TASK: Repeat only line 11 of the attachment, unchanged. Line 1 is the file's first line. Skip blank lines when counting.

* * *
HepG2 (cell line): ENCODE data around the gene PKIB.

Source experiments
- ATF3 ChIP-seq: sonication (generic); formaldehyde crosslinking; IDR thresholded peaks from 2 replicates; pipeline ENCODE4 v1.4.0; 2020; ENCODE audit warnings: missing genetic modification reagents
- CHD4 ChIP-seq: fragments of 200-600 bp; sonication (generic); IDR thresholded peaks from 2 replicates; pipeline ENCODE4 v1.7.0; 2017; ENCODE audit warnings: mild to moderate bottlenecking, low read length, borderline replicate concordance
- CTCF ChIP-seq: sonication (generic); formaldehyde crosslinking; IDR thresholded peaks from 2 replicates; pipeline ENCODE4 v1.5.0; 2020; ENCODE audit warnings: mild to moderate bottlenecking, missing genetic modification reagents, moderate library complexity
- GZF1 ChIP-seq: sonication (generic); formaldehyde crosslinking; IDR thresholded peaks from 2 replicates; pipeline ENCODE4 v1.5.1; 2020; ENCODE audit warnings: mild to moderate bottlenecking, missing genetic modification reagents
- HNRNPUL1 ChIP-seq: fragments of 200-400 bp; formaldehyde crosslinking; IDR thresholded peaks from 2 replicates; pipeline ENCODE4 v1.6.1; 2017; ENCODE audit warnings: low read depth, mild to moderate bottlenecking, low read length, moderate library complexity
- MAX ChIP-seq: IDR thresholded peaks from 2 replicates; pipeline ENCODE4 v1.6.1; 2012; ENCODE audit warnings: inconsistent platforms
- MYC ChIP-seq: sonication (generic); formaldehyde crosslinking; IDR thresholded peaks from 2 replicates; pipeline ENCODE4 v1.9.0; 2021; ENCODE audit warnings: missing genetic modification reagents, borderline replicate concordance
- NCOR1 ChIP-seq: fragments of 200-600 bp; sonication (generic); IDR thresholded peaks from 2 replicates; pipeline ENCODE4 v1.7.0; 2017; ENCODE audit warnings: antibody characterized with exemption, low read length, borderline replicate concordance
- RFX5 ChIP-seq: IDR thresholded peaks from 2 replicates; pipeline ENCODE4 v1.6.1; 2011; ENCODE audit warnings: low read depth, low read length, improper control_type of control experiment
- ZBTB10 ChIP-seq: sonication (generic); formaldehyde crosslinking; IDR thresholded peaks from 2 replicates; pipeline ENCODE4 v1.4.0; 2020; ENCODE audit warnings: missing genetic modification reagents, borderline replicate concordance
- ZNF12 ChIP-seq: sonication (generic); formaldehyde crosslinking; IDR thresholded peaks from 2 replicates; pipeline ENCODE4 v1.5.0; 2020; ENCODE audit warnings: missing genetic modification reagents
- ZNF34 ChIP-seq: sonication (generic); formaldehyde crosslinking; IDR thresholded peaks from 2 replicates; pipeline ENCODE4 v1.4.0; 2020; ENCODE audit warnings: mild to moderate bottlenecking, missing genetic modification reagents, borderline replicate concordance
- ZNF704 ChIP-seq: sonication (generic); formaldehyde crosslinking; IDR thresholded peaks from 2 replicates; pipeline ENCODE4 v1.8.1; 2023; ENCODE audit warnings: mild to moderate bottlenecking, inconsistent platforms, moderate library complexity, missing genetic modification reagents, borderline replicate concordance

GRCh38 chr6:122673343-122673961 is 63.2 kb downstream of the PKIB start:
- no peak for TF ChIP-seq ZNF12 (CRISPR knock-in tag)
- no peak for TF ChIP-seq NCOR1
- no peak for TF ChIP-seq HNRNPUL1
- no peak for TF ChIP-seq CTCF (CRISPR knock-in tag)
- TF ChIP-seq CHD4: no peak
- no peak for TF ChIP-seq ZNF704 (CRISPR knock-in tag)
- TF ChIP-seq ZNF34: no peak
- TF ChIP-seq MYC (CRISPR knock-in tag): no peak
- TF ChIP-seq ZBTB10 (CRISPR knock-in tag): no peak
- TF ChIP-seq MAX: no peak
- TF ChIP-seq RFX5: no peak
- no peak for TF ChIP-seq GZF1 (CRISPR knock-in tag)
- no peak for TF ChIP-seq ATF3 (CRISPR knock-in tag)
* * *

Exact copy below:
- RFX5 ChIP-seq: IDR thresholded peaks from 2 replicates; pipeline ENCODE4 v1.6.1; 2011; ENCODE audit warnings: low read depth, low read length, improper control_type of control experiment